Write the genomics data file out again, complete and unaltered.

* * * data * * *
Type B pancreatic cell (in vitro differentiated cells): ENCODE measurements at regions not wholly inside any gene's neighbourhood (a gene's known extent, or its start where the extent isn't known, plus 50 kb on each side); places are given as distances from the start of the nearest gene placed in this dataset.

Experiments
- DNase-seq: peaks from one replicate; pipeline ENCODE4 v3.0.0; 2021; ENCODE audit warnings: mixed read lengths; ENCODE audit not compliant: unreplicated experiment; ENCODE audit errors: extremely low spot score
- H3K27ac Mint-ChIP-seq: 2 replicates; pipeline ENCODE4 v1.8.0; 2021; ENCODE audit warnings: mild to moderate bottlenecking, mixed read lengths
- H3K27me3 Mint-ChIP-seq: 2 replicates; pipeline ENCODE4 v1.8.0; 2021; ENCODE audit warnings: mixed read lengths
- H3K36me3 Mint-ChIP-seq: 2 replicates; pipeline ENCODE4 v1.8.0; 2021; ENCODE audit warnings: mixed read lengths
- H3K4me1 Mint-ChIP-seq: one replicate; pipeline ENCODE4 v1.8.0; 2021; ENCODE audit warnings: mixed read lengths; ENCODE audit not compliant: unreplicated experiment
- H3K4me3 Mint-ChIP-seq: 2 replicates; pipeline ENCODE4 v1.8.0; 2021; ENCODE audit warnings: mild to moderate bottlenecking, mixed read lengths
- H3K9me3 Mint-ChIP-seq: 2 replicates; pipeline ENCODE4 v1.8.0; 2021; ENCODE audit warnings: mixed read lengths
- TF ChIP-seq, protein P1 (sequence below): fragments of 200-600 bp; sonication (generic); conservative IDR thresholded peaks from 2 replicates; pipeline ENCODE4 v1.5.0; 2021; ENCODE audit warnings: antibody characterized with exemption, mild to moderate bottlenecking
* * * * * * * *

Type B pancreatic cell (in vitro differentiated cells): ENCODE measurements at regions not wholly inside any gene's neighbourhood (a gene's known extent, or its start where the extent isn't known, plus 50 kb on each side); places are given as distances from the start of the nearest gene placed in this dataset.

Experiments
- DNase-seq: peaks from one replicate; pipeline ENCODE4 v3.0.0; 2021; ENCODE audit warnings: mixed read lengths; ENCODE audit not compliant: unreplicated experiment; ENCODE audit errors: extremely low spot score
- H3K27ac Mint-ChIP-seq: 2 replicates; pipeline ENCODE4 v1.8.0; 2021; ENCODE audit warnings: mild to moderate bottlenecking, mixed read lengths
- H3K27me3 Mint-ChIP-seq: 2 replicates; pipeline ENCODE4 v1.8.0; 2021; ENCODE audit warnings: mixed read lengths
- H3K36me3 Mint-ChIP-seq: 2 replicates; pipeline ENCODE4 v1.8.0; 2021; ENCODE audit warnings: mixed read lengths
- H3K4me1 Mint-ChIP-seq: one replicate; pipeline ENCODE4 v1.8.0; 2021; ENCODE audit warnings: mixed read lengths; ENCODE audit not compliant: unreplicated experiment
- H3K4me3 Mint-ChIP-seq: 2 replicates; pipeline ENCODE4 v1.8.0; 2021; ENCODE audit warnings: mild to moderate bottlenecking, mixed read lengths
- H3K9me3 Mint-ChIP-seq: 2 replicates; pipeline ENCODE4 v1.8.0; 2021; ENCODE audit warnings: mixed read lengths
- TF ChIP-seq, protein P1 (sequence below): fragments of 200-600 bp; sonication (generic); conservative IDR thresholded peaks from 2 replicates; pipeline ENCODE4 v1.5.0; 2021; ENCODE audit warnings: antibody characterized with exemption, mild to moderate bottlenecking